Shahindokht Molaverdi, vice president for Women and Family Affairs, is perhaps the youngest member of Iranian President Hassan Rouhani’s administration at the age of 49. During the 20 years that she has been active in the field of women’s rights, she has gained a reputation as a smart activist who works step by step to achieve more rights for women. She neither presents a secular image of herself nor is she willing to back down when hard-liners criticize her.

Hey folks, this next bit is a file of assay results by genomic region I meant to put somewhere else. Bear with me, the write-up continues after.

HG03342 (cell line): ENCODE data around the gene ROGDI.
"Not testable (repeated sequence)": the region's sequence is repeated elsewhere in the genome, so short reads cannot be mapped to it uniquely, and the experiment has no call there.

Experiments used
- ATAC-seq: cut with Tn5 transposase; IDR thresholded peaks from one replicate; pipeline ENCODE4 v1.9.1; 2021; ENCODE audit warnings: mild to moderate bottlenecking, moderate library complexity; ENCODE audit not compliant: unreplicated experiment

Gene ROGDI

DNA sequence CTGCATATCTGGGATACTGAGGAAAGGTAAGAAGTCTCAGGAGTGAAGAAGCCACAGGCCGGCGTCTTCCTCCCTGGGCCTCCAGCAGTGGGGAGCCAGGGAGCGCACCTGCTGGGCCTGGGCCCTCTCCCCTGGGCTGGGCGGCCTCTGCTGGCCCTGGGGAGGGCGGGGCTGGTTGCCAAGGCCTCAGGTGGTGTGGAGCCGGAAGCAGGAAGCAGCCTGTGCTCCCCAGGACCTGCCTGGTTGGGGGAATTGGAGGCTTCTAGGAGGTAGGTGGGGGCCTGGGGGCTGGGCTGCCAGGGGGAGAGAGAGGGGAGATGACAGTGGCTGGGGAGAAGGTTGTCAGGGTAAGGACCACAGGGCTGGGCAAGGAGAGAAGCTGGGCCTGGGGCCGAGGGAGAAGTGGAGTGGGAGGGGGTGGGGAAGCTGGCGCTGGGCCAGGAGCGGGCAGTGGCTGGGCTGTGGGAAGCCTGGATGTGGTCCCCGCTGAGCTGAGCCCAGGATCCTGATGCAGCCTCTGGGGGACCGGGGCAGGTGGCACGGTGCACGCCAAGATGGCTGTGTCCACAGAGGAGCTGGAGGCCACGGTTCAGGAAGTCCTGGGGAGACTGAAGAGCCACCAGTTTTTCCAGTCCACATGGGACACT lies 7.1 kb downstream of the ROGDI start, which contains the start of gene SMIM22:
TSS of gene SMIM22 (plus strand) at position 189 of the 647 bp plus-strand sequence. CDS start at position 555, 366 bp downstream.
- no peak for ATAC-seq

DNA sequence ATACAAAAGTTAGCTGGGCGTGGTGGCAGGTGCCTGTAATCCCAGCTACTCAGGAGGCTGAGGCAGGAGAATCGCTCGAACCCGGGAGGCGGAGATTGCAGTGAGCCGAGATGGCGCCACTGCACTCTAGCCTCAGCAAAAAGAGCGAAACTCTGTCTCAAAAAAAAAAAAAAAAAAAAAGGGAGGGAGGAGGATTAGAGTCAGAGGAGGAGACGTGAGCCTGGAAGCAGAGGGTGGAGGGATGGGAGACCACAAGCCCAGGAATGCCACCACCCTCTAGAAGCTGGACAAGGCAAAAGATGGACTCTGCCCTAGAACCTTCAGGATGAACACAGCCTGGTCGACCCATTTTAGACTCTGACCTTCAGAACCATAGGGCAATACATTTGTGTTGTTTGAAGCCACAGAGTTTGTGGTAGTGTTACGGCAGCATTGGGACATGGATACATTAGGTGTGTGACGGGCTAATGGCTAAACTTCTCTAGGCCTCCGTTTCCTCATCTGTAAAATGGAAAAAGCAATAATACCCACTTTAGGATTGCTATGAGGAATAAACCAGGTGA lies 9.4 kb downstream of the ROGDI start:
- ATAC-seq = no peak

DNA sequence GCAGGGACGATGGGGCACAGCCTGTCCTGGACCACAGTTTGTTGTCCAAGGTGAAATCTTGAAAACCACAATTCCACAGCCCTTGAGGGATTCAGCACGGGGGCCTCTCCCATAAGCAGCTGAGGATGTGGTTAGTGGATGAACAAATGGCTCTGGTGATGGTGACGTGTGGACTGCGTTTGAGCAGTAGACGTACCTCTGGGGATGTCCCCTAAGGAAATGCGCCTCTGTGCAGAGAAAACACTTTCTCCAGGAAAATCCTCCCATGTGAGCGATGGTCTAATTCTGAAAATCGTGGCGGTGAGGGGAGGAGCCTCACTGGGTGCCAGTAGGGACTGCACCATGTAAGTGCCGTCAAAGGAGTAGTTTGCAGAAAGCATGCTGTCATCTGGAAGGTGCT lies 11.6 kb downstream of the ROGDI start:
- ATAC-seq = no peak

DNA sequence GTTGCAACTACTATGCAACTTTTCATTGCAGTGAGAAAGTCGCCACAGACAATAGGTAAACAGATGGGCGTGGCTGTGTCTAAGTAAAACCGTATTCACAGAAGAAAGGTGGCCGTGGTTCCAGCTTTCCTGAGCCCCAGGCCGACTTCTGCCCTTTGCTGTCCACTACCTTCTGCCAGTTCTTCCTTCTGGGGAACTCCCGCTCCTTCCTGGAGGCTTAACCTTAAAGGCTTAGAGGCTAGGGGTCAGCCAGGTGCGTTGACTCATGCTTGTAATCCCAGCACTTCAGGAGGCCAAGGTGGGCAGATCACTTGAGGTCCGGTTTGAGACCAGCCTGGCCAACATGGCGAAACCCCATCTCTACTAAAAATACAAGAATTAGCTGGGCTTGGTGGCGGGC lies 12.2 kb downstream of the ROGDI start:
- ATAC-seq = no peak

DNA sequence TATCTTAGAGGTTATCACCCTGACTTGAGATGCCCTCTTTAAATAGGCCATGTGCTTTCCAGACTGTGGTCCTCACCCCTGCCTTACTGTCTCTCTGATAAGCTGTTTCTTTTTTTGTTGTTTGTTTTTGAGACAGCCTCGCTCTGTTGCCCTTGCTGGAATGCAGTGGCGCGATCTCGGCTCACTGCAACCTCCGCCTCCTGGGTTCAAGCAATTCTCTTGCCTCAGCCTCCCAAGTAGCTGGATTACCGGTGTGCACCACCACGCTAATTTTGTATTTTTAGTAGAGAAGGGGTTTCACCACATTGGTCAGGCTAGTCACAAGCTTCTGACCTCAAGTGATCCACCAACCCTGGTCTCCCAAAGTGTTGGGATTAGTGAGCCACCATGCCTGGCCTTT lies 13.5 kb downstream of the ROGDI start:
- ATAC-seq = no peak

Molaverdi's critics — mostly former officials in charge of women’s affairs during the presidency of Mahmoud Ahmadinejad — used conservative media outlets to criticize her before she attended the Commission on the Status of Women (Beijing+20), held at UN headquarters in New York on March 9-20. They warned that Molaverdi’s “views on women and family are not compatible with the Islamic view.” For these conservatives, Molaverdi is seen as a figure who is supported by both religious and secular organizations and activists in her new position. Yet, some of these organizations and activists worry that her new position in the administration might result in her becoming negligent of important issues. Molaverdi herself considers her new position as an “opportunity” for her to directly engage ministers and other officials on women's rights.